Monday, October 20, 2014

Philosophical SF: Seventh Batch of Lists (Roy-Faderman, Clark, Schwitzgebel, and Killoren & Murphy)

More philosophical SF lists!

A general description of the project, plus the first four lists, from Dever, Powell, Kind, and Horst.

Second set: Mandik, E. Kaplan, Evnine, De Cruz.

Third set: De Smedt, Bakker, J. Kaplan, Weinberg.

Fourth set: Frankish, Blumson, Cash, Keeley.

Fifth set: Jollimore, Chalmers, Palma, Schneider.

Sixth set: Campbell, Cameron, Easwaran, Briggs.

As always, readers should feel free to contribute their own recommendations to the comments section of this post or the earlier posts.


List from Ina Roy-Faderman (Instructor of Philosophy, Oregon State University, and poet):

Aldous Huxley, Brave New World (novel, 1932). Biotech isn't automatically a "good" or an "evil" for people and society. What are the repercussions of engineering people with enhanced and reduced capacities? Both positive and negative?

William Gibson, "Johnny Mnemonic" (short story, 1981). What are the pros and cons of biomodifying humans and other intelligent organisms? How if at all should such practices be regulated? Is it even possible to regulate new technologies fully?

Theodore Sturgeon, Venus Plus X (novel, 1960). What is gender? Is gender necessarily a binary? Why?

Margaret Atwood, A Handmaid's Tale (novel, 1985). How does the role and treatment of women in our society affect society? What problems are there with persons of either gender being limited to reproductive purposes?

Connie Willis, The Doomsday Book (novel, 1992). How does disease affect society and culture, particularly with respect to our moral and ethical standards? How do we understand the impact of our small actions on the future, and what effect should potential impact have on our current behavior?

Ray Bradbury, "A Sound of Thunder" (short story, 1952). A start to looking at utilitarian analyses of possible consequences of our smallest actions. What are our obligations with regard to possible future consequences of our actions?

Kurt Vonnegut, "Welcome to the Monkey House" (short story, 1968). What are reasonable responses to a population issue? In what situation, if any, is assisted suicide ethically allowable? What are the consequences of different attitudes towards sex and sexuality?

Kazuo Ishiguro, Never Let Me Go (novel, 2005). How important is how we're made to our personhood? What guidelines should there be to using reproductive technologies? What should the limits of these uses be, if any?

Daniel Keyes, Flowers for Algernon (short story 1958, novel 1966). What are our obligations to organisms that are not human? is intelligence a good thing? What are/should be our responsibilities to persons who do are not neurotypical?

John Chu, "The Water That Falls on You from Nowhere" (short story, 2013). Uses a strange phenomenon to make visible and concrete the emotional difficulties of coming out. A great way to start discussing what our obligations are to our family and what the importance is, if any, of genetics.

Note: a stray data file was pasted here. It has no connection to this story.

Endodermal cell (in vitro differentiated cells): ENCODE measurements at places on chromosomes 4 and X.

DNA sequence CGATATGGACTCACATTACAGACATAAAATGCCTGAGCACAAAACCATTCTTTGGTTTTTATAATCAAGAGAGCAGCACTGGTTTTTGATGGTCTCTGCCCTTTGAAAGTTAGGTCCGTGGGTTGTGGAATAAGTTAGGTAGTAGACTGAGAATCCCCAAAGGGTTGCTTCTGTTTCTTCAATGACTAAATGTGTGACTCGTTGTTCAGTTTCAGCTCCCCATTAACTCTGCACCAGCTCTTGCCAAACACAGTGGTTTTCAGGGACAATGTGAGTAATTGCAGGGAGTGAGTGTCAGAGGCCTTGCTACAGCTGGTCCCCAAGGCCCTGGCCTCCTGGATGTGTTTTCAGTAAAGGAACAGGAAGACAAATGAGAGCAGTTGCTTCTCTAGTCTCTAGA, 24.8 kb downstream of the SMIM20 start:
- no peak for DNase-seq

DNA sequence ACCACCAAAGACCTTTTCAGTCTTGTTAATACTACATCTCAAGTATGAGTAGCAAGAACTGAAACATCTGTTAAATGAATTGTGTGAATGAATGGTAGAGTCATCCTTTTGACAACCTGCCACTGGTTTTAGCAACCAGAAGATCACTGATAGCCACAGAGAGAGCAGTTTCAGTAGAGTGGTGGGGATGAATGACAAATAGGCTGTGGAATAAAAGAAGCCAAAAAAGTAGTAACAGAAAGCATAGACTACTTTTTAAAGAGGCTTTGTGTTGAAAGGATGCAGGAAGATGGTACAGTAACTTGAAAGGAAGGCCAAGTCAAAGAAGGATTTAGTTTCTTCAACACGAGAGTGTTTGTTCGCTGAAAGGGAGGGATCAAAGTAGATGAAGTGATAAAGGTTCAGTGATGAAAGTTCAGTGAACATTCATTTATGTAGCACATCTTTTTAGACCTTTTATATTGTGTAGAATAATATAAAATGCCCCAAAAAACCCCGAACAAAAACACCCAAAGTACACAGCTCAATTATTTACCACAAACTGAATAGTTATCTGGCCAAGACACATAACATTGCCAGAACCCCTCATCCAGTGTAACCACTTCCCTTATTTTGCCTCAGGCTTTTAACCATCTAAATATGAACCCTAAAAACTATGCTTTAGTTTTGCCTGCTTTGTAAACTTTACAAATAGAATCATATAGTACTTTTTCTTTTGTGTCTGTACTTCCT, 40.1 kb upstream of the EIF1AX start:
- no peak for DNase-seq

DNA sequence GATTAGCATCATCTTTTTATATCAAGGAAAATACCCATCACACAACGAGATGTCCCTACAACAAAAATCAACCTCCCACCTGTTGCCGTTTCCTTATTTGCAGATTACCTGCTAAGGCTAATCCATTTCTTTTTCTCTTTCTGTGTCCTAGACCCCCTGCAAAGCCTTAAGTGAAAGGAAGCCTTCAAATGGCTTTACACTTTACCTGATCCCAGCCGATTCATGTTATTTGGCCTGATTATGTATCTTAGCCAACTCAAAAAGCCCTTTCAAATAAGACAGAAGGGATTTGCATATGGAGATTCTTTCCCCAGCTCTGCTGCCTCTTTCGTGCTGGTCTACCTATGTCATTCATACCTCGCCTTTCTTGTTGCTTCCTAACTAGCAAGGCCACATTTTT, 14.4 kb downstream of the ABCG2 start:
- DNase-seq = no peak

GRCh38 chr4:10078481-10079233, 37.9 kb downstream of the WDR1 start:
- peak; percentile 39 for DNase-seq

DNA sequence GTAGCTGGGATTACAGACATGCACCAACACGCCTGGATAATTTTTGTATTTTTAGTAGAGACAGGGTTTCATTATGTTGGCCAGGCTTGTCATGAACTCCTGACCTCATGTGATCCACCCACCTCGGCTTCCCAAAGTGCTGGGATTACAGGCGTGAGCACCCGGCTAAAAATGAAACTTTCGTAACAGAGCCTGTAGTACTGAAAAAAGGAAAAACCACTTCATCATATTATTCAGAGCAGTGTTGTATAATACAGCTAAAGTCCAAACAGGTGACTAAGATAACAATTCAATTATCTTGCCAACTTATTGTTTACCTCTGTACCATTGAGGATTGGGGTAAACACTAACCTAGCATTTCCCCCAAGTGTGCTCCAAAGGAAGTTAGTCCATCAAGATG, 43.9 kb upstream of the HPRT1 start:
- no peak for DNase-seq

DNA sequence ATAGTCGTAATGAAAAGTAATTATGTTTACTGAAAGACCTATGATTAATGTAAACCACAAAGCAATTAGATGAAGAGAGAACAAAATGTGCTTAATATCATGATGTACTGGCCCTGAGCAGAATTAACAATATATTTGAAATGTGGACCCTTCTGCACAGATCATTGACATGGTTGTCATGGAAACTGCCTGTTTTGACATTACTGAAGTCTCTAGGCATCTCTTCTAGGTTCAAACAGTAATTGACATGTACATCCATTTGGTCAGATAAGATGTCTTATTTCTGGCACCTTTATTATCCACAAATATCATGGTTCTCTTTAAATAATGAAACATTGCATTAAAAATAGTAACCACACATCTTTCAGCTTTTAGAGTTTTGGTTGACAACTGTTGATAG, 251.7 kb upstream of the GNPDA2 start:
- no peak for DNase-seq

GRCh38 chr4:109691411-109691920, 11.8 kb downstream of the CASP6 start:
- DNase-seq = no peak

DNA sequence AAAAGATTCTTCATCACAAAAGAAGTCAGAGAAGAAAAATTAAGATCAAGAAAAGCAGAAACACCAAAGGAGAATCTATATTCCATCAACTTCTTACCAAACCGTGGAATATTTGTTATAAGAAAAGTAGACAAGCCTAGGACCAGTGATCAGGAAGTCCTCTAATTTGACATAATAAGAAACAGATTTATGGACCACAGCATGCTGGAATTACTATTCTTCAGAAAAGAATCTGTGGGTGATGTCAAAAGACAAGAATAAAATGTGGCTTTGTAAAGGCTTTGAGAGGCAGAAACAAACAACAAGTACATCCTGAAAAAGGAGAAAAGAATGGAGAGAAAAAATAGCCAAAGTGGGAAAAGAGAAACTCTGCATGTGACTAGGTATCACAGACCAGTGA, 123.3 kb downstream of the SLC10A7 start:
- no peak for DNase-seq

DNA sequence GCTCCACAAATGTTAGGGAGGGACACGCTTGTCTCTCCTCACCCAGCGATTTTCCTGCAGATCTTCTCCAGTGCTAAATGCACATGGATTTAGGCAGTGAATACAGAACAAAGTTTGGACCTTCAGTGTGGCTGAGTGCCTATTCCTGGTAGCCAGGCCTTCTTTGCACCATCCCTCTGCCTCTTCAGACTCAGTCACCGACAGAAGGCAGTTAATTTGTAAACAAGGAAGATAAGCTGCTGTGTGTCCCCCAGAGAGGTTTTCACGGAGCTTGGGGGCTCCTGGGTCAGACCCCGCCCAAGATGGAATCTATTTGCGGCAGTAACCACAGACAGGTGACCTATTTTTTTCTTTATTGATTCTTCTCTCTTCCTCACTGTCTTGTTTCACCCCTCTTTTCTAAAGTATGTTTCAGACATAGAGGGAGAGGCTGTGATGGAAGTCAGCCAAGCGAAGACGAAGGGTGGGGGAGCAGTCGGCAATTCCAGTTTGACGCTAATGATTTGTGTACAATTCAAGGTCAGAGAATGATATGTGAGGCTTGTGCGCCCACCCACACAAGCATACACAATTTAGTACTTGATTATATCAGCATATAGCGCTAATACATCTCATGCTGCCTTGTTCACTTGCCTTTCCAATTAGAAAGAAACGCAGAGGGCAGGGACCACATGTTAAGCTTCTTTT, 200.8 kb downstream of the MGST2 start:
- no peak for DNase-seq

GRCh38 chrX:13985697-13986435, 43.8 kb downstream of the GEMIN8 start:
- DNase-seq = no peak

List from Stephen Clark (Professor Emeritus of Philosophy, University of Liverpool):

John C. Wright, The Golden Age (novels, 2002-2003). Set in a very far future capitalist utopia, about to be threatened by a very different form of society. Questions about identity, humanity, social control are implicit, and there are even clear and fairly compelling arguments, mostly drawn from Stoic sources, about the rational roots of ethics.

C. J. Cherryh, Cyteen (novel, 1988). Issues about identity, cloning, slavery, enacted in part of Cherryh's Alliance/Union universe.

C. J. Cherryh, Chanur sequence (novels, 1981-1992). Issues about biological or cultural roots of behaviour, represented through several well-imagined intelligent species in an interstellar, multi-species compact.

Lois McMaster Bujold, the Vorkosigan sequence (novels, 1986-2012), especially Memory (1996). Importance of memory for stable identity, dealing with temptation, social structures.

Arthur C. Clarke, Childhood's End (novel, 1953). The price of utopia, evolutionary leaps. Could an unchanged humanity be at home in the cosmos?

C. S. Lewis, Ransom trilogy (novels, 1938-1945), especially That Hideous Strength (1945), which explores some of the ideas in his The Abolition of Man. Roots of morality, social pressures and wickedness.

Philip K. Dick, Time out of Joint (novel, 1958) Not his best, nor yet his most disturbed, fantasy, but a neat demonstration of what it would be like to discover that one's entire life and surroundings are fake!

Clifford Simak, City (novel, 1952). Tales told about humanity by posthuman dogs - conflicting values of individual and collective; robot intelligence; cross-species compassion.

George Effinger, When Gravity Fails (novel, 1986). What would it be like to be able to load new characters or new talents via computer add-ons, set in a future dominated by Muslim (and mostly criminal) culture. There were two sequels, continuing the story, but without any final resolution.